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Toyota’s Commitment as Paralympic Partner as Seen Through Development of Taiki Morii’s Sit Skis

As a Worldwide Paralympic Partner of the International Paralympic Committee (IPC), Toyota Motor Corporation is unfolding various efforts, one of which is the provision of support toward Toyota employees who are active as para athletes. Many Toyota employees as well as athletes from around the world compete as para athletes under Toyota’s support. It includes Taiki Morii, who entered five consecutive Paralympic Winter Games, starting with 2002 Salt Lake City, and won a total of four medals as a sit skier.

Para Athletes Supported Through World-class Technological Capabilities

Morii has been affiliated with Toyota since 2014. Because para alpine competitions take place in snow-capped mountains far from cities, it is often difficult for a large number of spectators to attend. Toyota is playing a part in boosting attendance by organizing in-house tours to the events so that employees can go and root for the athletes. Bus tours are arranged from places like Tokyo and Aichi Prefecture to take employees to and from the para alpine competitions. To help the families of employees also enjoy these tours, other appealing items are also added on, such as the inclusion of chances to enjoy local delicacies. These and other careful considerations given to the tours have proved effective, creating opportunities for employees who have never seen para sport competitions to attend the competitions.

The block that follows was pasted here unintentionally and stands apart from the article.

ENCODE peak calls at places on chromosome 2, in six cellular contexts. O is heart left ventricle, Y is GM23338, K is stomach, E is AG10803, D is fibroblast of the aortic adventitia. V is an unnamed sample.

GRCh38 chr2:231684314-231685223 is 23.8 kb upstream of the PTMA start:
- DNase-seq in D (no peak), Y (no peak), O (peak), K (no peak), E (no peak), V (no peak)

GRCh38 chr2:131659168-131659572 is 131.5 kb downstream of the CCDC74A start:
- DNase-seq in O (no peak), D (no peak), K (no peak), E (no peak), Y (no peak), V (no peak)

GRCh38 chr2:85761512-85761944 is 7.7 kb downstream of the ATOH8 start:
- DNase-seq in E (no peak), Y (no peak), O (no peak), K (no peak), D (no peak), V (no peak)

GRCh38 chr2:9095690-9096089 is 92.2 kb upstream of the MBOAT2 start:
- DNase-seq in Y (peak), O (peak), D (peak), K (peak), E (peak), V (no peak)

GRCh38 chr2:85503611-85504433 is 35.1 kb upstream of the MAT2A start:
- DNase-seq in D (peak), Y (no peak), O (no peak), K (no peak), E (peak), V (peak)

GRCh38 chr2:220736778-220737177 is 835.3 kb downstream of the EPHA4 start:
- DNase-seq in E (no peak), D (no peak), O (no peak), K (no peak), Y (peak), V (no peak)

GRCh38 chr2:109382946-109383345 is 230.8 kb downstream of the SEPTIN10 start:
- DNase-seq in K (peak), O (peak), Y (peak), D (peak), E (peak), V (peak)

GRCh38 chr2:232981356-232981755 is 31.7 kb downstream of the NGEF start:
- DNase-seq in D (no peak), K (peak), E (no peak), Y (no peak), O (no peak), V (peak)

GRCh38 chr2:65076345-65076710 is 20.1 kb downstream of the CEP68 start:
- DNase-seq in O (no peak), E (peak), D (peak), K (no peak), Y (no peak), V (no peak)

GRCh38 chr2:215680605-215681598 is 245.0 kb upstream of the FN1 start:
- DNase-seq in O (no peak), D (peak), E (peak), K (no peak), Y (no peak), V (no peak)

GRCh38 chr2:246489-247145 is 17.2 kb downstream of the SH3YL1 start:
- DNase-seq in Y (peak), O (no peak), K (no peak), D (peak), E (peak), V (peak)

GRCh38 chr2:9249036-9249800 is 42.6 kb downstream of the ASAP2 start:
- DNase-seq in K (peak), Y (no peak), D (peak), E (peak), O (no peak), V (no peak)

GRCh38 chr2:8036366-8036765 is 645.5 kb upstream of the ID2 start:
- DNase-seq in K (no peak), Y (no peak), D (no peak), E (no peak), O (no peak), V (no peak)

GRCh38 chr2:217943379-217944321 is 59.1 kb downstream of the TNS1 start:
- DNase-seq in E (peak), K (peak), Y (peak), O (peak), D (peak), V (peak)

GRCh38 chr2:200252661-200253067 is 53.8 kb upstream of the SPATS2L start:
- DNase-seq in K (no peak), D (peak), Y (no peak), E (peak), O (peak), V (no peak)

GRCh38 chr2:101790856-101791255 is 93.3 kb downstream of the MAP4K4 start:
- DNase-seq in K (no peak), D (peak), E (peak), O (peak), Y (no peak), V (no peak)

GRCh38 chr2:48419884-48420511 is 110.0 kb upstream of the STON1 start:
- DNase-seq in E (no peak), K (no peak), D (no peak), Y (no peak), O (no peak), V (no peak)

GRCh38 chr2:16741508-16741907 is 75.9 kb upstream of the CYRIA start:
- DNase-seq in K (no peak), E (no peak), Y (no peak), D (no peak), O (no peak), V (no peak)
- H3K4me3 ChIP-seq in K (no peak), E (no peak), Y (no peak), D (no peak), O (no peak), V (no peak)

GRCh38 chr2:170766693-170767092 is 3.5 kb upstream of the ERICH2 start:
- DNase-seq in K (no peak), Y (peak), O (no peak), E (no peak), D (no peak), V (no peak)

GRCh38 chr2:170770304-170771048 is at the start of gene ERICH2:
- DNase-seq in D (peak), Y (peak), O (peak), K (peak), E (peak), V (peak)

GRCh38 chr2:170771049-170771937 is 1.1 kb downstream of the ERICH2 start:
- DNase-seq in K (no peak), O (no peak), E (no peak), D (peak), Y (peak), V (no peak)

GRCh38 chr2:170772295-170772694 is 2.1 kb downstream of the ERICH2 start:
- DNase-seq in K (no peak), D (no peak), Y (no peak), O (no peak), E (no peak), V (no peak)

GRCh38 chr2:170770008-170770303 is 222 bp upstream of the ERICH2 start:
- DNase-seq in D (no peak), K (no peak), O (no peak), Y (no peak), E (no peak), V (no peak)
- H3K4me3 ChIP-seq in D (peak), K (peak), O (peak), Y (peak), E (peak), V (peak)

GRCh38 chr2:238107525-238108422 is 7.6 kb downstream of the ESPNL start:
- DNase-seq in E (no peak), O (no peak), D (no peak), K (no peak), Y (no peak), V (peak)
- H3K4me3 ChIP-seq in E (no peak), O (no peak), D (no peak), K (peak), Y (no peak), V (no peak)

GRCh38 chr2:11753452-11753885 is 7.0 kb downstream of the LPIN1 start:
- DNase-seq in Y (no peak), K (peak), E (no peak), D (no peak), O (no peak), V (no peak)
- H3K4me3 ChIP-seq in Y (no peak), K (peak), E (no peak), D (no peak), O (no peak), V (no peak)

The improvement of aerodynamic characteristics was thoroughly pursued in the development of a sit ski for use by Morii
Photo courtesy of Toyota Motor Corporation

The sit skis used by Morii in competition also utilize the technology cultivated by Toyota for their automobiles and use a frame and link mechanism that were jointly developed by Nissin Medical Industries Co., Ltd., and Toyota. Toshihiko Nagata, Deputy General Manager, Olympic and Paralympic Division, Toyota Motor Corporation, said with modesty, “The main party in the development was Nissin Medical Industries, which manufactures medical devices. All we really did was provide measuring and analysis technologies.”